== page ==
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Businessweek Archives

Steve Jobs: The Charmer And The Dell

In Business This Week: HEADLINER


In high-tech circles, Steve Jobs is famous for making believers of the most grizzled cynics. On Nov. 11, Apple Computer's acting CEO declared marketing war on Dell Computer. But making this a credible threat may take more charm than even Jobs can muster.

Yes, Jobs unveiled an online store to sell Macs via the Internet, a la Dell. And Apple has a long list of potential customers to reach via direct mail.

That's where the similarities end. Apple's Macs, including the new models Jobs trotted out on Nov. 10, are relatively pricey. And Apple can't undercut dealers as Dell does because it counts on retailers for almost all of its sales. Moreover, while Dell has long been perfecting the delivery of built-to-order PCs, Apple will face tough issues of quality control and just-in-time parts delivery. And Jobs' reputation for showmanship far outshines his record: After founding NeXT Computer in 1985, he built a factory too big for the company's needs. It was running at roughly 50% capacity when NeXT exited hardware in 1993.EDITED BY PAT WECHSLER & KELLEY HOLLAND By Peter BurrowsReturn to top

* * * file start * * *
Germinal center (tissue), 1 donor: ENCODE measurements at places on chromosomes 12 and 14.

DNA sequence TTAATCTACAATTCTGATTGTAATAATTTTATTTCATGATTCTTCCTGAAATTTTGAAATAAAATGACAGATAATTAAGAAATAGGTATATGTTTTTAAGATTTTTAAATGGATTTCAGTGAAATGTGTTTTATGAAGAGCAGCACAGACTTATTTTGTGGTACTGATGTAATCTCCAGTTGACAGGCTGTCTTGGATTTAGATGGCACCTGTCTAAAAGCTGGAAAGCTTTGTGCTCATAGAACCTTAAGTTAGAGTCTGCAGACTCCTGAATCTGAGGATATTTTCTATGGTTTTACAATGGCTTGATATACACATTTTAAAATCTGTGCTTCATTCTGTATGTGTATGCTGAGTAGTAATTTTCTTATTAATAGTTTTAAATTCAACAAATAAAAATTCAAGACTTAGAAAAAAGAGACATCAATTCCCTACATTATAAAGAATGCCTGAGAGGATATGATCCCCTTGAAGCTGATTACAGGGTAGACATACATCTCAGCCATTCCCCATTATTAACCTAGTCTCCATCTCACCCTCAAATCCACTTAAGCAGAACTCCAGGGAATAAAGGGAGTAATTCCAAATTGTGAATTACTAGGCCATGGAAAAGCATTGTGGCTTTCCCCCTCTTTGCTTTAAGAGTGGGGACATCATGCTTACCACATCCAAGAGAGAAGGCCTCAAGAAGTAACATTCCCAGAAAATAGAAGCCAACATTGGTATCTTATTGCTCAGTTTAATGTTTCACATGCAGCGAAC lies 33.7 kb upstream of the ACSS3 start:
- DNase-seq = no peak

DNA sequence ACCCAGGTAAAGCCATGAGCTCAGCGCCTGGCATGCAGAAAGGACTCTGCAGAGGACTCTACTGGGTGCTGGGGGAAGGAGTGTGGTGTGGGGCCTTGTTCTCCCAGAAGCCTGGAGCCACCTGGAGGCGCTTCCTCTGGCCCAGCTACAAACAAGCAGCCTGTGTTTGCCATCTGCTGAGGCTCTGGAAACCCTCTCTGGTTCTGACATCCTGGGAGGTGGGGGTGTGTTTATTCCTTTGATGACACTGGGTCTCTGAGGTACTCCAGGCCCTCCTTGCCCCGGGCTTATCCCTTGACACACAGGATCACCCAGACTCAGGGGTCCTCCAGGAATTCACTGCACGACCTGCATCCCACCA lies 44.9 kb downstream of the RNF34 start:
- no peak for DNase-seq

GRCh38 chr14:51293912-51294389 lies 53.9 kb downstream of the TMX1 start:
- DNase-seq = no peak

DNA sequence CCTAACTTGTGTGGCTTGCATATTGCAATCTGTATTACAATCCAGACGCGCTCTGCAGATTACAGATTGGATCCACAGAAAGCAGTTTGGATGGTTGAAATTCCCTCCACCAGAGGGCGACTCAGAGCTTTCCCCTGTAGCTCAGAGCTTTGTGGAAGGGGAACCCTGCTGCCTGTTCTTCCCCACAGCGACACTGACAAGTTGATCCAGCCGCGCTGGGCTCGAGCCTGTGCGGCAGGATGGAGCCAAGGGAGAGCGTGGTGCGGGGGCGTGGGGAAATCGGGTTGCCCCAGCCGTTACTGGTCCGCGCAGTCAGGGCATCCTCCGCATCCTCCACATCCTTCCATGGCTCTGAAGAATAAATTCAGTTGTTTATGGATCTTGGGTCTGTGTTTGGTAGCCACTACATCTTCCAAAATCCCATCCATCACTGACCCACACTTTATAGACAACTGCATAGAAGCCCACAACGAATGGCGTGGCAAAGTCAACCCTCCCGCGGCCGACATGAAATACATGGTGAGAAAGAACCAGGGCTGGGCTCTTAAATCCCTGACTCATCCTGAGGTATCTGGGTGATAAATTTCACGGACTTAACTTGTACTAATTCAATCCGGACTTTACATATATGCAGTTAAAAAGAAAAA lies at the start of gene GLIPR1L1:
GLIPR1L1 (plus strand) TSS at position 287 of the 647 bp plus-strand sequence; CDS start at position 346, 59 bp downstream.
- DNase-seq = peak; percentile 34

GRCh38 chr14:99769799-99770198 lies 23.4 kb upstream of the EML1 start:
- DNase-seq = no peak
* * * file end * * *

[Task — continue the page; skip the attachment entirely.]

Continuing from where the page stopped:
GENERAL MOTORS DID SOME HOUSECLEANING--and it will result in a $2 billion to $3 billion charge. GM said on Nov. 10 it would write down underperforming assets and close factories in the fourth quarter or in early 1998. Why the sudden activity? GM expects a gain of perhaps $4.5 billion this year from the spin-off of its Hughes defense unit--a handy offset to the write-offs. Analysts say the gain gives GM the chance to take a big charge at once instead of letting them drag down earnings over future quarters. The size of the charge has fostered speculation that GM might also close another North American car plant, perhaps Buick City in Flint, Mich., or St. Therese, Ont. That could end the rare spell of labor peace that GM has enjoyed in recent months.EDITED BY PAT WECHSLER & KELLEY HOLLANDReturn to top


CONTINUING A YEAR-LONG retrenchment, trash hauler Browning-Ferris Industries agreed on Nov. 11 to sell its European and Asian units for about $1 billion in cash and a 20% stake in the waste-collection unit of French industrial giant Suez Lyonnaise des Eaux. BFI CEO Bruce Ranck aims to hike profits by selling laggard units and improving returns. The biggest and latest sale would lop off about $1.4 billion, or 25% of BFI's annual revenues, and $165 million in operating income.EDITED BY PAT WECHSLER & KELLEY HOLLANDReturn to top


KICK BACK AND CALL ROOM SERVICE. Barry Sternlicht, who launched his hotel career in 1995 by buying a near-bankrupt REIT that owned a few inns, today rules the hotel world. After a bidding war against Hilton, ITT accepted Sternlicht's $10.6 billion offer. That gives his Starwood Lodging control of 650 hotels, including the Sheraton and Westin brands and the Caesars World casinos. Sternlicht's $85 a share bid beat Hilton's $80 hostile offer. Sternlicht's REIT may still face congressional and SEC scrutiny of the tax advantages that allowed it to outbid Hilton. Its mostly stock offer also puts pressure on Sternlicht to maintain Starwood's lofty share price.EDITED BY PAT WECHSLER & KELLEY HOLLANDReturn to top

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